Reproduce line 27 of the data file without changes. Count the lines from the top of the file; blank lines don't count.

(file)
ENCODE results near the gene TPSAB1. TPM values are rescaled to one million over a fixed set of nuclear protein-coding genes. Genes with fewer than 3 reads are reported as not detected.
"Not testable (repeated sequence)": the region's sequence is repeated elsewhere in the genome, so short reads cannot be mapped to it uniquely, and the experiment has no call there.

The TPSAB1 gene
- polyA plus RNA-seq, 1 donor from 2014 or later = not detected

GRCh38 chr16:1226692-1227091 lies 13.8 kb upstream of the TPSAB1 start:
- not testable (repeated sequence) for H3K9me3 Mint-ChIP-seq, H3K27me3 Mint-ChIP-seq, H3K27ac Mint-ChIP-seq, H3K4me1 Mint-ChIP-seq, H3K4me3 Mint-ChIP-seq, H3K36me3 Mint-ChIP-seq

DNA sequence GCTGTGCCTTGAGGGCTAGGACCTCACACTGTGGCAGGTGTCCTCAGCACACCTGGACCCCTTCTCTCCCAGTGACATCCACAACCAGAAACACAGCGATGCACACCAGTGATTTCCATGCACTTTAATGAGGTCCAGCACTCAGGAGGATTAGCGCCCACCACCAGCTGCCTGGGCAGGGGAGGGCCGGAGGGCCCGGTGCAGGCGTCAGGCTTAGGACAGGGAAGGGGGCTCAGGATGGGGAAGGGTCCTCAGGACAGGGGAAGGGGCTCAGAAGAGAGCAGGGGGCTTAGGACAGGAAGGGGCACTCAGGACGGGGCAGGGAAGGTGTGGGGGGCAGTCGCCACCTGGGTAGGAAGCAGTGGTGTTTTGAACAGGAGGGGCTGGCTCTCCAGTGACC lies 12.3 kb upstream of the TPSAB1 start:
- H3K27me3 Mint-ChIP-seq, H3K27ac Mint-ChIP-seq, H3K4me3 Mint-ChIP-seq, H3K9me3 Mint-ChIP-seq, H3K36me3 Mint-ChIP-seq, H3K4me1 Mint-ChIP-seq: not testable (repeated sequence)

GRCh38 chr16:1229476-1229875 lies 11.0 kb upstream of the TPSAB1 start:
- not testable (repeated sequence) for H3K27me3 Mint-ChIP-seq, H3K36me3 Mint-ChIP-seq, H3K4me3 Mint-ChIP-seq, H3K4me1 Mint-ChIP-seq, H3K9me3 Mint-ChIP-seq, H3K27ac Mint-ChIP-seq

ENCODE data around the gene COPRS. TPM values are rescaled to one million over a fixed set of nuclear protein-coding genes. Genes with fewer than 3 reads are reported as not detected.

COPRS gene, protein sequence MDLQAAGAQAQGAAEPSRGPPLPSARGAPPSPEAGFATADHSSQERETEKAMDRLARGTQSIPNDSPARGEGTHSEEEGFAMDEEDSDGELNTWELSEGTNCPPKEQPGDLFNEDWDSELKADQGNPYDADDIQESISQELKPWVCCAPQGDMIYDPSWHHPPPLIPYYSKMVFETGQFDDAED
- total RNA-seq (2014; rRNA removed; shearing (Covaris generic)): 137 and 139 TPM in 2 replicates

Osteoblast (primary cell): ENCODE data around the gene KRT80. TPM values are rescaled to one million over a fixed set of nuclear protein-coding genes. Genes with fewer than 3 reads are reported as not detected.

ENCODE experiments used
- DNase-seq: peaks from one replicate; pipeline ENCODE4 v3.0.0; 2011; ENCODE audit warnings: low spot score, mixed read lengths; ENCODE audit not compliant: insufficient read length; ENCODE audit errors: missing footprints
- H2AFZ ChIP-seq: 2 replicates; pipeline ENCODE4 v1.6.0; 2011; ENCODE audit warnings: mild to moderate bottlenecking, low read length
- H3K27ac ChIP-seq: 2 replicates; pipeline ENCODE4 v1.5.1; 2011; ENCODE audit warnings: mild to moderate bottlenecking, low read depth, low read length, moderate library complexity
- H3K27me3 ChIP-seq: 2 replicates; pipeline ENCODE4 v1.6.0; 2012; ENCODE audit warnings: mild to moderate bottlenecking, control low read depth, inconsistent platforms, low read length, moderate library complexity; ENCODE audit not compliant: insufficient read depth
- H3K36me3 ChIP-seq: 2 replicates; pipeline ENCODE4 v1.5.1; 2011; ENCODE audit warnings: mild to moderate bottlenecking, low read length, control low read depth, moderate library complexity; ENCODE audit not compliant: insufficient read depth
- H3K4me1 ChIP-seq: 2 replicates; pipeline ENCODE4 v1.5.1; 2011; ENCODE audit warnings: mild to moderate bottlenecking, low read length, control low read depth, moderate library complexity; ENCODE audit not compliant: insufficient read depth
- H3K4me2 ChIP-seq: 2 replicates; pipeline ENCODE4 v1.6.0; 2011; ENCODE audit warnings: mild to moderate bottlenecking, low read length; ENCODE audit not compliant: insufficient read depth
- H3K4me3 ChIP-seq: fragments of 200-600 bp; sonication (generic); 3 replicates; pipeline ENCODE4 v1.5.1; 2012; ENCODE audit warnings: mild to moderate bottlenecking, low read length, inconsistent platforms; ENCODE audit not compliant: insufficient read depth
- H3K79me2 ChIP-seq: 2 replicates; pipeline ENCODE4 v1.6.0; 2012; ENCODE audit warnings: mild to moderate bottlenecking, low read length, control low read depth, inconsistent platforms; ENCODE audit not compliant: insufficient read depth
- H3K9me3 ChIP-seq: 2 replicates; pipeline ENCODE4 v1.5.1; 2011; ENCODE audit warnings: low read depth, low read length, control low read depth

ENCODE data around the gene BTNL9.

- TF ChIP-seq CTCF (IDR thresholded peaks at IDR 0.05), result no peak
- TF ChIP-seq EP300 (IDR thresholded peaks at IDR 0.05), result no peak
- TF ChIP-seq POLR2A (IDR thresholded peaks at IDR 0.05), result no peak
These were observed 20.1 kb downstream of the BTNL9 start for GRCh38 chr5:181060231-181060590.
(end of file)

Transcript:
- TF ChIP-seq CTCF (IDR thresholded peaks at IDR 0.05), result no peak